How we change what others think, feel, believe and do
The Ansoff Matrix
The Ansoff Matrix is a tool to help market and product strategy.
The Ansoff Matrix offers four strategies, based on whether to stay in the current market, to stay with current products, or to change one or both of these.
Market penetration simply means selling more into the current market. This is typically a default strategy in that if you do nothing else, you will still have to sell existing products into the current marketplace. It is a 'devil you know' strategy in that it seems unlikely that new information will be needed.
Two sub-strategies here are to sell harder and to appeal to more people within the current marketplace.
Market penetration is a good strategy when the market is relatively open, when there are few serious competitors or when it is growing at a rate that offers plenty of opportunity. It is not a good move when the market is saturated, when competition is fierce, when margins are thin and where the opportunity for profit is otherwise hampered.
The typical response to a saturating market is to bring out a new product. As you know your existing customer base in your current market, then it should be reasonably easy to come up with products that they are likely to buy.
Two sub-strategies here are to update existing products or to develop new products.
The easiest action is enhancements and development of current products (especially including features that customers have asked for). A more challenging move is to take advantage of new insights and technological developments to come up with a competitive product that existing customers will buy, perhaps even to replace the products they have already bought from you.
Product development is important when new technologies are available and competitors are also innovating (and there is a serious risk of being left behind).
Market development takes current products into new markets. Two sub-strategies here are to re-segment current markets and to enter entirely new geographies, including foreign markets. In any case, new market development is often very costly and bears the risk of market misunderstanding leading to significant under-selling.
When markets grow, a point comes when fragmenting segments is a sensible move as sub-segments become economic propositions, for example where you may sell old products at lower prices into market sub-segments at new and lower price points in order to extend the product life while making space at the higher end for more recent products.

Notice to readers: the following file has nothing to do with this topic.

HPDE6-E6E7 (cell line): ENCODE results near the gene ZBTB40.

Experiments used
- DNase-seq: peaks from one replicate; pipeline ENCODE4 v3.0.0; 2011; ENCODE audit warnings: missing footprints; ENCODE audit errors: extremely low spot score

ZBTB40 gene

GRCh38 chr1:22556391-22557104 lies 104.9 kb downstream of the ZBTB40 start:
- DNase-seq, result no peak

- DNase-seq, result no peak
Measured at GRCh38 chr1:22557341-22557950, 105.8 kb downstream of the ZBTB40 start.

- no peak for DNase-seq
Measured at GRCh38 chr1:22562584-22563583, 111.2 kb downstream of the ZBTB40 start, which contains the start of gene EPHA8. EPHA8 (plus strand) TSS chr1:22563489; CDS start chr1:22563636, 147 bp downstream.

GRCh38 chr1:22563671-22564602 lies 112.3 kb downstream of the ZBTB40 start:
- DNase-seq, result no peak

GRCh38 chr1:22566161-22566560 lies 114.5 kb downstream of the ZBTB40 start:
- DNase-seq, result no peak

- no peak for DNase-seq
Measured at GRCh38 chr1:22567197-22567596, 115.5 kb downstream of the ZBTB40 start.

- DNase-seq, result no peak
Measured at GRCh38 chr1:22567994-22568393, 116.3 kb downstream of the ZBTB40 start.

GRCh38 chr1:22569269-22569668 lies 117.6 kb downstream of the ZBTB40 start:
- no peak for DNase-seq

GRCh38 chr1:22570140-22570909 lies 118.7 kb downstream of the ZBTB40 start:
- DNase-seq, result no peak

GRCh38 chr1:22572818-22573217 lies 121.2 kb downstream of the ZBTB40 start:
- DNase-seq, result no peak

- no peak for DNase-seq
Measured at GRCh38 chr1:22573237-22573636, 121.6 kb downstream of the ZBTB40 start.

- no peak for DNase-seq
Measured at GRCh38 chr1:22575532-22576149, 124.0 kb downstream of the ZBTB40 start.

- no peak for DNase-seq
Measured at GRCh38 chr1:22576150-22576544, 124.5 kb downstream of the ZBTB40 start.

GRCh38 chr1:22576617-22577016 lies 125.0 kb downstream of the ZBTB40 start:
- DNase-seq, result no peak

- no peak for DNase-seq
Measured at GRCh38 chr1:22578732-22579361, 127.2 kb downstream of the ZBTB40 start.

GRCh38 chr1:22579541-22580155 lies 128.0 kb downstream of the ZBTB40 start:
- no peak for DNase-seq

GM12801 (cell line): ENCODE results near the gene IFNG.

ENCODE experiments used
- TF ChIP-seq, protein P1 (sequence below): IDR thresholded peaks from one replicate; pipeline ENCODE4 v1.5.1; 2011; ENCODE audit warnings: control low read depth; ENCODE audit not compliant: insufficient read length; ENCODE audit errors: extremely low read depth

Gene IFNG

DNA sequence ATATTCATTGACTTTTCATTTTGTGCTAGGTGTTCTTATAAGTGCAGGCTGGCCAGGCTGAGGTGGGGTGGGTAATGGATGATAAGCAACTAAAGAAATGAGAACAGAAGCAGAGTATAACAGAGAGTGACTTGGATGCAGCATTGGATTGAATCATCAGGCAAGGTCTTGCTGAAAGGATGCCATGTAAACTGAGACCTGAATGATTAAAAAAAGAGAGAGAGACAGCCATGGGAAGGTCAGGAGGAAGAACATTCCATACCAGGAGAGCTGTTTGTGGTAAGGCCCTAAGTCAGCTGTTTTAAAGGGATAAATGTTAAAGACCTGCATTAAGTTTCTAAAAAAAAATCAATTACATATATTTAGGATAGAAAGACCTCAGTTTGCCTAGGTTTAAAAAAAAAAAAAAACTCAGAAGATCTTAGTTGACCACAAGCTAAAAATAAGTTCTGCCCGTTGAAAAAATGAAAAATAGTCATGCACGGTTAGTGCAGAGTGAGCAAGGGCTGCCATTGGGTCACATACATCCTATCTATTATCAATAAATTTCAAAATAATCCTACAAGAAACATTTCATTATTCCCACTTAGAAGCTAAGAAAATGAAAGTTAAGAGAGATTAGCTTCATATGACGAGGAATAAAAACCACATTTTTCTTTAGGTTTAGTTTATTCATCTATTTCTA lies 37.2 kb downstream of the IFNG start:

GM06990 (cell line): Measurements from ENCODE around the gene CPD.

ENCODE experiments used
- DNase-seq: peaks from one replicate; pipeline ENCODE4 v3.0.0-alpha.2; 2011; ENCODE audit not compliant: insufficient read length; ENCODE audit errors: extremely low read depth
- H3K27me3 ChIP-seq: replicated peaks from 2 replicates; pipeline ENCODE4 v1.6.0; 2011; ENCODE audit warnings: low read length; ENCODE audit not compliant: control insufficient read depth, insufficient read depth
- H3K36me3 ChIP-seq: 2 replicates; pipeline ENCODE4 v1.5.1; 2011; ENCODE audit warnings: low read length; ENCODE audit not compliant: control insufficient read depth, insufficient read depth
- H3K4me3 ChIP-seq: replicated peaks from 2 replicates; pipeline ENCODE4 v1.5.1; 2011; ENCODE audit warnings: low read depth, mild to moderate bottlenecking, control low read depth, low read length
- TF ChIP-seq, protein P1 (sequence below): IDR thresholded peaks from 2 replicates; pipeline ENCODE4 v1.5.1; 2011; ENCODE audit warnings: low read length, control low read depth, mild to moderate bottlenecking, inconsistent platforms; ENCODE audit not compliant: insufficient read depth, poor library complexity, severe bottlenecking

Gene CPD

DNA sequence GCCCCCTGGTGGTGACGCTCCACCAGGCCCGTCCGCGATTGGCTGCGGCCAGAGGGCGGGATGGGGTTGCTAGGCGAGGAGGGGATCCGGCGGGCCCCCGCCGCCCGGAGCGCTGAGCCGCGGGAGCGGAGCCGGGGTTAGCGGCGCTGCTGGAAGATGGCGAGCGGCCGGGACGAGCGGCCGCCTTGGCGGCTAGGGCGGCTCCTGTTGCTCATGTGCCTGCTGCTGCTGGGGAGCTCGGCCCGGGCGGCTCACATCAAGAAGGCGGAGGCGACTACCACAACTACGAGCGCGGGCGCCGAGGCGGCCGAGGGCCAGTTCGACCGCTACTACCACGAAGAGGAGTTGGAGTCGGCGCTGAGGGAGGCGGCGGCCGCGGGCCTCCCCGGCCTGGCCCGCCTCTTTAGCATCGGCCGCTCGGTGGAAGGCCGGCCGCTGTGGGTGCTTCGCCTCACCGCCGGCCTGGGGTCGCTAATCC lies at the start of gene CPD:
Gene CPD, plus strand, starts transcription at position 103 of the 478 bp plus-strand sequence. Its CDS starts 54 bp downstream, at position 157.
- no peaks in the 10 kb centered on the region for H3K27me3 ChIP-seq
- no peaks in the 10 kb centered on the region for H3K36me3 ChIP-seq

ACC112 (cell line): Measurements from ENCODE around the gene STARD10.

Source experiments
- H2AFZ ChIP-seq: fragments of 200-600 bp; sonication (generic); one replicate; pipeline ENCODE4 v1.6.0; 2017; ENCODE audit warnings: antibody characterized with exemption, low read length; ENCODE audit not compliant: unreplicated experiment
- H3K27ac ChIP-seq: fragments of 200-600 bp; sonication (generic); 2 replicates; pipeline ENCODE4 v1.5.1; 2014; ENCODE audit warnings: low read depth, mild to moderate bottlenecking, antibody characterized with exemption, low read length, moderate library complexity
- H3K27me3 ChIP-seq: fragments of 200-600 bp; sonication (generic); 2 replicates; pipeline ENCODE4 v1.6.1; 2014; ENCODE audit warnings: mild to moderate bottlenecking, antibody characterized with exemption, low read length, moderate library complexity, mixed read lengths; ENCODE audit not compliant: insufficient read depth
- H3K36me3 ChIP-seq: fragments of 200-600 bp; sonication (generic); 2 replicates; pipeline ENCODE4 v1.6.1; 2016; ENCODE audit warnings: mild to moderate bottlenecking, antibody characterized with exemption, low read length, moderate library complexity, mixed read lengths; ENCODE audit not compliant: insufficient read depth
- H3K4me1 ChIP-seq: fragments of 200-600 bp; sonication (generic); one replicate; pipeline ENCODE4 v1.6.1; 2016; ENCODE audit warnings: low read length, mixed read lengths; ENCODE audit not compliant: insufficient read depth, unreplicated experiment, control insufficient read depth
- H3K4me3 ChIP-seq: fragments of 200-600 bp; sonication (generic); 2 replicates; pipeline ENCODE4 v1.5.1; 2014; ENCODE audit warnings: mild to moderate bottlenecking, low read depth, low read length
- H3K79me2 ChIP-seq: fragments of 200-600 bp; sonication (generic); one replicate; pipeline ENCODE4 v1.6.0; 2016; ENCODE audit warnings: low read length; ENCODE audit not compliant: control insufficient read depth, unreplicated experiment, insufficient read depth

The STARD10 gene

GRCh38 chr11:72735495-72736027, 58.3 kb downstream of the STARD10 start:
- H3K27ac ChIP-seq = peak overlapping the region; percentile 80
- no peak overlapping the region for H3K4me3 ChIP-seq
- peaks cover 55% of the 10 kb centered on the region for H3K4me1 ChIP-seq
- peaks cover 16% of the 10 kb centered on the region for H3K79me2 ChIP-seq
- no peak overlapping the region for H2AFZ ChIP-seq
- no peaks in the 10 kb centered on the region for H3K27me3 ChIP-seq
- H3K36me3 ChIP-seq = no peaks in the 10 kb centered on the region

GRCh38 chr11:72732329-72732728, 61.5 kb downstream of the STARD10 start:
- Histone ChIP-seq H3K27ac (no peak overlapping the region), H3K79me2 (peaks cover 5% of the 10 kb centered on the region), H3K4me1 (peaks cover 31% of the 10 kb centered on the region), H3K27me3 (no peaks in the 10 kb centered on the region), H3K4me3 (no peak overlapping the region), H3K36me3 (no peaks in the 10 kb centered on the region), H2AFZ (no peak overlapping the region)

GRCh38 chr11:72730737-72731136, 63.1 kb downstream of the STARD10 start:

Entering new markets can be difficult when it means competing against existing incumbents who will not take kindly to having a new competitors. If you have similar products you may have difficulty in persuading customers that it is worth switching to you (you may, for example, need to establish a new price point).
Entering foreign markets requires understanding the many forces that affect any company there, from local culture to possible government intervention and protectionism. It also will require translation of all language elements, from marketing literature to embedded language within products (such as software). Marketing may also need to be very different, appealing to local motivators and general style.
The most expensive strategy of all is where you develop new products for new markets and combines the difficulties of Product Development and Market Development strategies. Not only are there costs for understanding the market, but these must be translated into creating products that will suit and sell into the market. Failure in diversification not only would cost a lot, it would result in a large stock of products that could not be sold elsewhere.
Diversification can be highly successful when entering undeveloped markets, although Market Development may be considered as a lower-cost option first. Sometimes, however, conditions are so different in the target market that new products development is necessary.
In some ways, start-up companies always have a 'diversification' strategy as they are affected by costs of new product development as well as trying to break into the marketplace.
Ansoff, I. (1957). Strategies for Diversification, Harvard Business Review, 35, 5 (Sep-Oct), 113-124
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